The last time I tried my hand at English paper piecing I was 9 years old. I didn’t know that was what it was called then. My Gran had a set of metal templates and we drew around them onto the backs of old Christmas cards and scraps of fabric.
My Gran was a very talented seamstress and she always had a big bag of scraps, left over from the lovely clothes she made for us. I remember cutting some of the hexagons from yellow floral fabric, which had been used to make bridesmaids dresses for my cousins. Well it was the seventies. My Gran showed me how to baste the material onto the paper hexagons and my cousin sewed them together. Eventually it grew big enough to make a cushion. My cousin was staying with us, for a week I think, that Summer and took the patchwork with her when she went home. I wonder if she still has it. I must ask her, when I next speak to her.
For this project I only need to make a 6” square block, which is a good thing as my hand sewing skills are a bit rusty. I emailed Hadley from Flying Blind On A Rocket Cycle and she had lots of helpful advice. There is a site called Incompetech where you can print out sheets of graph/grid paper, in any design you like, including hexagons of whatever size you need. My block will be made up of 1” hexagons. This measurement refers to the side and gives a shape that is 2” across. I drew a quick sketch in my daughter’s old maths book and I will need 7 whole hexagons for the flower shape and 10 halves to make the block.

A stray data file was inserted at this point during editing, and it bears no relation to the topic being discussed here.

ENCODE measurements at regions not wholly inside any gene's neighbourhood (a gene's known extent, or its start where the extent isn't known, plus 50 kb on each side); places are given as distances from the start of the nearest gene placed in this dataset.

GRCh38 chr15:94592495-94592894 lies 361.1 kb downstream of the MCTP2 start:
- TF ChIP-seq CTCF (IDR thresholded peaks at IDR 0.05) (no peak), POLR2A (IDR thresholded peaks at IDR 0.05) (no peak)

Sizzix have recently launched a range of quilting dies and I decided to get one of those, so that I can cut my hexagons from index cards instead of paper. You could of course print your templates onto lightweight card, but I do not have the best relationship with my printer and thought this was the way to go. Once the paper templates are cut out, the next thing is to cut the fabric and baste that onto the paper hexagons. There are a number of ways to do this. A couple of them are shown here, in this great set of tutorials for a Flower Garden quilt.
There is an alternative, which does not require cutting out the fabric into hexagons at all. You start with a square a little bigger than the paper piece, folding and stitching each edge as you go. It doesn’t look as neat on the back, but I’m feeling quite drawn to this method. There is a detailed tutorial with lovely clear pictures at Kandi Pandi’s Pad or a video tutorial, if you prefer, at Katie’s Quilting Corner.
The fabrics you can see in the photos came from a lovely blog friend. I mentioned that I was hunting for some fabric with tiny strawberries on and she thought she had just the thing in her stash. I love it and I’m really hoping it’s going to work with the teal fabric that Jo has chosen for the quilt. Thank you Jan.
The die arrived this morning, just in time to make an appearance in this post. Great service from Country View Crafts as I only ordered it late on Sunday night. I’ll be cutting my hexagons later and if anyone would like to piece a block along with me, then I’d be more than happy to cut and send you a set. Just let me know.